December 21, 2018 Forthcoming
Reference - 212 Pages
ISBN 9781138359567 - CAT# K397106
Series: Perspectives on the Non-Human in Literature and Culture
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Victorians and Their Animals: Beast on a Leash investigates the notion that British Victorians did see themselves as a naturally dominant species over other humans and over animals. They conscientiously, hegemonically were determined to rule those beneath them and the animal within themselves, albeit with varying degrees of success and failure. The articles in this collection apply posthuman and other theories, including queer, postcolonialism, deconstruction, and Marxism, in their exploration of Victorian attitudes toward animals. They study the biopolitical relationships between human and nonhuman animals in several key Victorian literary works. Some of this book’s chapters deal with animal ethics and moral aesthetics. Also being studied is the representation of animals in several Victorian novels as narrative devices to signify class status and gender dynamics, either to iterate socially acceptable mores, to satirize hypocrisy or breach of behavior or to voice social protest. All of the chapters analyze the interdependence of people and animals during the nineteenth century.
List of Figures
Preface and Acknowledgments
Introduction: "Beast on a Leash"
1 "Gaskell’s Activism and Animal Agency"
2 "Old and New Beef: Caring for Animals in Household Words"
3 "George Eliot’s Use of Horses in Measuring the Moral Maturity of Characters in Her Novels"
CONSTANCE M. FULMER
4 "Pigs in Great Expectations: Class, Dehumanization, and Marxist Animal Studies"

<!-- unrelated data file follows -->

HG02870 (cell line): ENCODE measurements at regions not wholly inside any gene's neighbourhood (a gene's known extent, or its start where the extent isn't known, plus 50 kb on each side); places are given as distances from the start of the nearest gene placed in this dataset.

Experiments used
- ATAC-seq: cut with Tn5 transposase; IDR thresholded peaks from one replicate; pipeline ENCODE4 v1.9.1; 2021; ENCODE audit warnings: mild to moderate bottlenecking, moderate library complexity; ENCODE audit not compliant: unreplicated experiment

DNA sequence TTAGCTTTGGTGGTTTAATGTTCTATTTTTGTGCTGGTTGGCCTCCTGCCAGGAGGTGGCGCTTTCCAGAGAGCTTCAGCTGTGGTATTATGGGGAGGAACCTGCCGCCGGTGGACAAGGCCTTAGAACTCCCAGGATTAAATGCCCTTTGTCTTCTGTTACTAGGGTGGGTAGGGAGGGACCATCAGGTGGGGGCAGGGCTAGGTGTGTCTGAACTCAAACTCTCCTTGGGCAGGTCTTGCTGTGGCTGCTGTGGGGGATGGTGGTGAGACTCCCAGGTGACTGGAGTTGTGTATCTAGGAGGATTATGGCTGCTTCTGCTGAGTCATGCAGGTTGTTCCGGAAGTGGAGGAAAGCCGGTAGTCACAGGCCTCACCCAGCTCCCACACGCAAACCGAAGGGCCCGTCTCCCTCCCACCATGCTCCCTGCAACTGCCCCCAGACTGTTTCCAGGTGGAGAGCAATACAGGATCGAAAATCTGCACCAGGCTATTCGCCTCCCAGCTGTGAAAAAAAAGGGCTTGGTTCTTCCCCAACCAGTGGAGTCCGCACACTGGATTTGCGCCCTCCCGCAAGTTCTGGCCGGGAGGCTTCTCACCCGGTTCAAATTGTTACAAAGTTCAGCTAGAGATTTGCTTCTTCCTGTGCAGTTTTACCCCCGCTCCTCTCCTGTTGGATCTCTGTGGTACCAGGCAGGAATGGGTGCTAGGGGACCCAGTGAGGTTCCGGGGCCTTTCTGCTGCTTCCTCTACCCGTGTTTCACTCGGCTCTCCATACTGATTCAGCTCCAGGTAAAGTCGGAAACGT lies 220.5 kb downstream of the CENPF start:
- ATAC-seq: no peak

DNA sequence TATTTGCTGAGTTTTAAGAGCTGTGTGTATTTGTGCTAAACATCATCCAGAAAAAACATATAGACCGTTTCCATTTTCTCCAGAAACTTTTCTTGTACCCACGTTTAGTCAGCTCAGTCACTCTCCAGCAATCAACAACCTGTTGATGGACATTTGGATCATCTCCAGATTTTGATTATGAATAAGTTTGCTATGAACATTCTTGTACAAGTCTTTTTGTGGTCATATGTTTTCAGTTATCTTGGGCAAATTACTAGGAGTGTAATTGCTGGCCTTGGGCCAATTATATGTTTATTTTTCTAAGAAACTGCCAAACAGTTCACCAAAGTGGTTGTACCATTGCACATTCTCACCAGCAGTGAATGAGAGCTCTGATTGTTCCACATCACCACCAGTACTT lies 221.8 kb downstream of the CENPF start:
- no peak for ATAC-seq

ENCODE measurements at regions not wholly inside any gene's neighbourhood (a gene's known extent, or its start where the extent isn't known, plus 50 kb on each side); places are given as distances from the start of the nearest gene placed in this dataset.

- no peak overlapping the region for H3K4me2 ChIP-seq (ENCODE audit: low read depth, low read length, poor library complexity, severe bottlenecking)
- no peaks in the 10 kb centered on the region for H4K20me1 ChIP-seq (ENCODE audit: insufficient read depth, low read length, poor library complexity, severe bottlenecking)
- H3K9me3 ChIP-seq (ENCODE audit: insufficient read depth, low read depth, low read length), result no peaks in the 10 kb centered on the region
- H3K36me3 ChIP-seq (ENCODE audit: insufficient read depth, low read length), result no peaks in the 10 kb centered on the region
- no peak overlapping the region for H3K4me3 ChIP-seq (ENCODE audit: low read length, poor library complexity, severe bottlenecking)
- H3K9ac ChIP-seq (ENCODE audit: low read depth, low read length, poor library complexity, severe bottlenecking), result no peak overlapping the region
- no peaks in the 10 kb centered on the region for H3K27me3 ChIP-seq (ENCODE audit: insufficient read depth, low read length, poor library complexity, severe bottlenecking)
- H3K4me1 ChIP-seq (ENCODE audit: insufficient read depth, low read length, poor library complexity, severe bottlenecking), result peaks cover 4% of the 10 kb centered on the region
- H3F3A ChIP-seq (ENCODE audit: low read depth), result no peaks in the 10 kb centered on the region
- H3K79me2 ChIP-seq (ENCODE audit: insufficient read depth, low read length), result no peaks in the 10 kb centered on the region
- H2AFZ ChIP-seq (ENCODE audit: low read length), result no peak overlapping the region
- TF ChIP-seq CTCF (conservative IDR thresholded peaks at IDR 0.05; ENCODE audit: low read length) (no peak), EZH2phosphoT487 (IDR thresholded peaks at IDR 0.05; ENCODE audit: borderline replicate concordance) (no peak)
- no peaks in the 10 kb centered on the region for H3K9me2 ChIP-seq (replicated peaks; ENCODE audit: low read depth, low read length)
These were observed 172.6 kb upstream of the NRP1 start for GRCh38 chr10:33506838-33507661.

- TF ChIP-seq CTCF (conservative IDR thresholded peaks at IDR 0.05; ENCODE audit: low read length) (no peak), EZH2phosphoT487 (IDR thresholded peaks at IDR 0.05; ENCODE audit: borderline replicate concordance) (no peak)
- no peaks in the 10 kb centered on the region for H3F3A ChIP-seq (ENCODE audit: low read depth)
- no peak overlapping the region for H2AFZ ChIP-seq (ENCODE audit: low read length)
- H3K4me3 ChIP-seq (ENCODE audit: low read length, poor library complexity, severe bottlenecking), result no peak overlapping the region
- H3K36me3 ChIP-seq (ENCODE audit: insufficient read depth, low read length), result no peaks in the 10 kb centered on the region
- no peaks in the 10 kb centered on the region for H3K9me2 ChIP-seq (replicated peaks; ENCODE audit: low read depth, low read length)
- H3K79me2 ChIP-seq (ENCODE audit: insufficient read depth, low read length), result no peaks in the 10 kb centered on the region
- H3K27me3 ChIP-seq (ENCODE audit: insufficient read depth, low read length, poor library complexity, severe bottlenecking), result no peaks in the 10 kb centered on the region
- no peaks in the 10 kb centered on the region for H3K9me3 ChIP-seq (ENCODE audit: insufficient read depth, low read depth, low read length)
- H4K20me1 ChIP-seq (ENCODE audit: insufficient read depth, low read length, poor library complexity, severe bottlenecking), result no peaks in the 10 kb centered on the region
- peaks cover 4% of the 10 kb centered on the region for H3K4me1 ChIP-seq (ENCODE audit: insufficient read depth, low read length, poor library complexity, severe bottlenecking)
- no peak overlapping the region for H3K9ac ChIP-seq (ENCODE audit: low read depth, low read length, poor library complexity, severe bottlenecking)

5 "Ants, Insects, and Automatons: Classifying Hardy’s Creatures in The Return of the Native"
6 "It’s Raining Cats and Dogs in George Eliot’s Novels"
7 "A Fine Kettle of Fish: Cultural (and Culinary) Preservation in Anglo-Jewish Ghetto Stories"
8 "Gendered Metamorphoses in Richard Marsh’s The Beetle and the Natural History Museum"
9 "The ‘Animality’ of Speech and Translation in The Jungle Books"
Notes on Contributors
As expected, this collection validates a concern for the inherent value of animals. But the additional inclusion of leashing the beast within ourselves in light of contradictory social impulses adds an interesting and necessary perspective to a collection on Victorian human/nonhuman relationships. -- Dr. Randi Pahlau, Malone University
As people today grapple with issues like their own humanity, their responsibility for the planet, their relationships to other species along with various kinds of reciprocity, how humans have considered these relations in the past is becoming more relevant – and in fact, more urgent to think deeply about. As Ayres explains, the conflicted and conflicting Victorian ideas about animals are valuable as 21st century people consider our fraught relations with the planet today. – Heather Fitzsimmons Frey, York University, Canada